27 December 2023

Fancy a stroll this summer? Stunning walks abound in South Coast national parks

| Albert McKnight
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two people bushwalking

A new track has been created to Dark Beach in the Murramarang National Park. Photo: John Spencer, DPE.

Spending time with your family in one of the wonderful national parks that make up our beautiful country is one of the best ways to enjoy the summer holidays.

Fortunately, some of the best parks are only a short drive from Canberra to the NSW South Coast – it’s even better for those coastal locals, who have the parks in their backyard.

While many of the national park campgrounds are already booked out these summer holidays, if you can’t find a place to pitch a tent, you can still take the family for walks and a day visit.

We’ve picked out a few places for a swim and a stroll among the forests and beaches.

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Murramarang Aboriginal Area walking track, Murramarang National Park

This track passes middens and other sites of great cultural and historic significance to First Nations people, in addition to offering coastal views out to Brush Island.

The 2.2 km loop track can be found just south of Bawley Point and should only take you up to an hour and a half, then you can jump into the water for a swim.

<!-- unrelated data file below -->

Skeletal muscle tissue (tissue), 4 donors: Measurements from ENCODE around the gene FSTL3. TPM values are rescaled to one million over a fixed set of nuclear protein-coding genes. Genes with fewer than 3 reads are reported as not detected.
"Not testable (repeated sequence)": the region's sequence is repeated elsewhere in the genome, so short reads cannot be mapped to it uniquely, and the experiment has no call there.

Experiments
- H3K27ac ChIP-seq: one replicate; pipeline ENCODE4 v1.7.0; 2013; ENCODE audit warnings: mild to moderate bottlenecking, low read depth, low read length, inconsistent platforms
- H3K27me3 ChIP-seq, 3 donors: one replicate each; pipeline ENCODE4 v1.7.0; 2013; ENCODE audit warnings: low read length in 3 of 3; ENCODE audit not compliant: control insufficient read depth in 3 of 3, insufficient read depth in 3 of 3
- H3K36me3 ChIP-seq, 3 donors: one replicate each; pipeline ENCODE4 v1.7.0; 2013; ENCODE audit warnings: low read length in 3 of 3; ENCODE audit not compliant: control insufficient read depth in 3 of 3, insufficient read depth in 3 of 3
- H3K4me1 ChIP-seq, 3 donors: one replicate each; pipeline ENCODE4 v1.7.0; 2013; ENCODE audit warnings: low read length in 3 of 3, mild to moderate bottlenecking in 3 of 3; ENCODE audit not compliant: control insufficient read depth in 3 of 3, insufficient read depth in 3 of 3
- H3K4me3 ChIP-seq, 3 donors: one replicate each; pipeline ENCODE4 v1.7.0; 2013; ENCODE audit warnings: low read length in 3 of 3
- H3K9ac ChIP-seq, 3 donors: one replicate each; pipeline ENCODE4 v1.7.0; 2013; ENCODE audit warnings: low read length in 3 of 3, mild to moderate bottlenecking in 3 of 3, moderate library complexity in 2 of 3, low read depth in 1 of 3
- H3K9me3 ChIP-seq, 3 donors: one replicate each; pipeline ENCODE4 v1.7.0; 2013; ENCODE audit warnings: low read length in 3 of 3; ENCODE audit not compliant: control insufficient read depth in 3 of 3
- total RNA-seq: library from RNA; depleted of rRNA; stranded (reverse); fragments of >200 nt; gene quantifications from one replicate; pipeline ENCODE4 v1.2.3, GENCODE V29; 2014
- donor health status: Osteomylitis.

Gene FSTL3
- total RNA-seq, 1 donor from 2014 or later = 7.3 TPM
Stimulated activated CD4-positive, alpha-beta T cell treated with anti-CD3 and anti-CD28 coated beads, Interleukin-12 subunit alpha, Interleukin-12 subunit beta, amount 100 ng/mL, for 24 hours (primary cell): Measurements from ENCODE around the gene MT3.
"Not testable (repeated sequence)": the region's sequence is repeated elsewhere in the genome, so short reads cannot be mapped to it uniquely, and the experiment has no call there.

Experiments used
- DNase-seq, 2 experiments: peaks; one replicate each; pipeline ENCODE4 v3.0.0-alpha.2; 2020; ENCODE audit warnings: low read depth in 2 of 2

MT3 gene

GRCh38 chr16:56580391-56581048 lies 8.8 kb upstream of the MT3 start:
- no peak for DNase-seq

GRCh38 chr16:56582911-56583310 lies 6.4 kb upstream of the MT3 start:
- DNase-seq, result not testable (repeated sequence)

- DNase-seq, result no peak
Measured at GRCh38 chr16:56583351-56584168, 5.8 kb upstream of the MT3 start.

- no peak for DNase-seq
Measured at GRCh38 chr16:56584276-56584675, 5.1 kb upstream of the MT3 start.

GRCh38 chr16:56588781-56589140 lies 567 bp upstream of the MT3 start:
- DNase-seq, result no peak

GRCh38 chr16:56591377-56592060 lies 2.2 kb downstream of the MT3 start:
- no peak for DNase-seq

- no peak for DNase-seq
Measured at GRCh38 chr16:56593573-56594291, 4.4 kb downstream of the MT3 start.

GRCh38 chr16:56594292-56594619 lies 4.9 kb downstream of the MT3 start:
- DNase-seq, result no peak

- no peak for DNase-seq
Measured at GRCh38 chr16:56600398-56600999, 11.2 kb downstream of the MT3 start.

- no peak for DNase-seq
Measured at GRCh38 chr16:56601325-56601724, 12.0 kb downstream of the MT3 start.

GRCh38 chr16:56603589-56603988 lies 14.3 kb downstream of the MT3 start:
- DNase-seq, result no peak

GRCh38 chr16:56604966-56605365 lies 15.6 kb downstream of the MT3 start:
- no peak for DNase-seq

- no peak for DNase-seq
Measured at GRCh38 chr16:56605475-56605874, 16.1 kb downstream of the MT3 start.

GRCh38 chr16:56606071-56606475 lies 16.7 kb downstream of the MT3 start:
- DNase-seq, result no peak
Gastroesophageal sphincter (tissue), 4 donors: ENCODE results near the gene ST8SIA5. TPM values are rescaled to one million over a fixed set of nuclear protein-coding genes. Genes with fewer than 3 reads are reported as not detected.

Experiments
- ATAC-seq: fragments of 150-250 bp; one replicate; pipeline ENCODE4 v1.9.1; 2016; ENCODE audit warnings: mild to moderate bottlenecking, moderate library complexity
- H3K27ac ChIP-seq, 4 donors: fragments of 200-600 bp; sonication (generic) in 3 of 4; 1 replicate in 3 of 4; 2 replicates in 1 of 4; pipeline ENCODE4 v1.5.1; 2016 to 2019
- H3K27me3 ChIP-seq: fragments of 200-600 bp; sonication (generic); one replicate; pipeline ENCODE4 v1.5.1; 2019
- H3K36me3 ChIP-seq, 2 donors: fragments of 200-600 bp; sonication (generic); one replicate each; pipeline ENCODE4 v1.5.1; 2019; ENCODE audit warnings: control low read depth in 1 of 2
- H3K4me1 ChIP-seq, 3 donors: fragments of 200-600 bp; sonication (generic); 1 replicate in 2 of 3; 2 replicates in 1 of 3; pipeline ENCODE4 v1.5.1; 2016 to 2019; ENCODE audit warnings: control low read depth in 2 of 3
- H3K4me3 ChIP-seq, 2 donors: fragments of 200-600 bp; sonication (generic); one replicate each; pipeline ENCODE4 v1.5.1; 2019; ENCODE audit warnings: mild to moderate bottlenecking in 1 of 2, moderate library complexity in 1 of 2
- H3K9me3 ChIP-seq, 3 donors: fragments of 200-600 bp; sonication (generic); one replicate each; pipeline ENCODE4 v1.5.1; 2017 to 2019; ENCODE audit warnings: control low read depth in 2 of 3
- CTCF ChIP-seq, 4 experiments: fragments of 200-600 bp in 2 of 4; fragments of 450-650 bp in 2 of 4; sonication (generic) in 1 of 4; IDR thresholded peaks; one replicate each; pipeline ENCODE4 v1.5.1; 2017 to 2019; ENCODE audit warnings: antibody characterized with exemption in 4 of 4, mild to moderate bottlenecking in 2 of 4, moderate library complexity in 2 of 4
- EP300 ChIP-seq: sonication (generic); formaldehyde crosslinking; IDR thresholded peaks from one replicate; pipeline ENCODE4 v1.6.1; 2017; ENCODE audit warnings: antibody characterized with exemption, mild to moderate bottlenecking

The NSW National Parks and Wildlife Service (NPWS) urges walkers to leave First Nations artefacts undisturbed.

For more information, click here.


Depot Beach is another stunning location in Murramarang National Park. Photo: NPWS.

Depot Beach rock platform walk, Murramarang National Park

Only one kilometre long, this loop track will take you to fascinating rockpools, and offers birdwatching and ocean views.

It will take you up to an hour and a half, but make sure you’re heading out at low tide.

The walk can be found at Depot Beach, which is near Durras, and of course, you can finish with a swim.

For more information, click here.


A bird’s-eye view of Dark Beach, which can also be visited on the Murramarang South Coast Walk when it is open between March and November. Photo: John Spencer, DPE.

Dark Beach, Murramarang National Park

A short walk through spotted-gum forest leads to the stunning cove named Dark Beach, which is just south of Durras.

The NPWS says you will see unique rock formations along the walking track, along with a band of volcanic rock, with white sand on one side and black sand on the other.

Visitors can find fossils, enjoy a beach picnic or cool off with a dip.

For more information, click here.

Oaky Beach, Murramarang National Park

For a little-used 2.4 km return track near Batemans Bay that winds through gums and rainforest to a secluded beach, try the Oaky Beach walk.

It will take you an hour and a half and offers swimming and fishing on a remote beach.

For more information, click here.

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1080 Beach, Eurobodalla National Park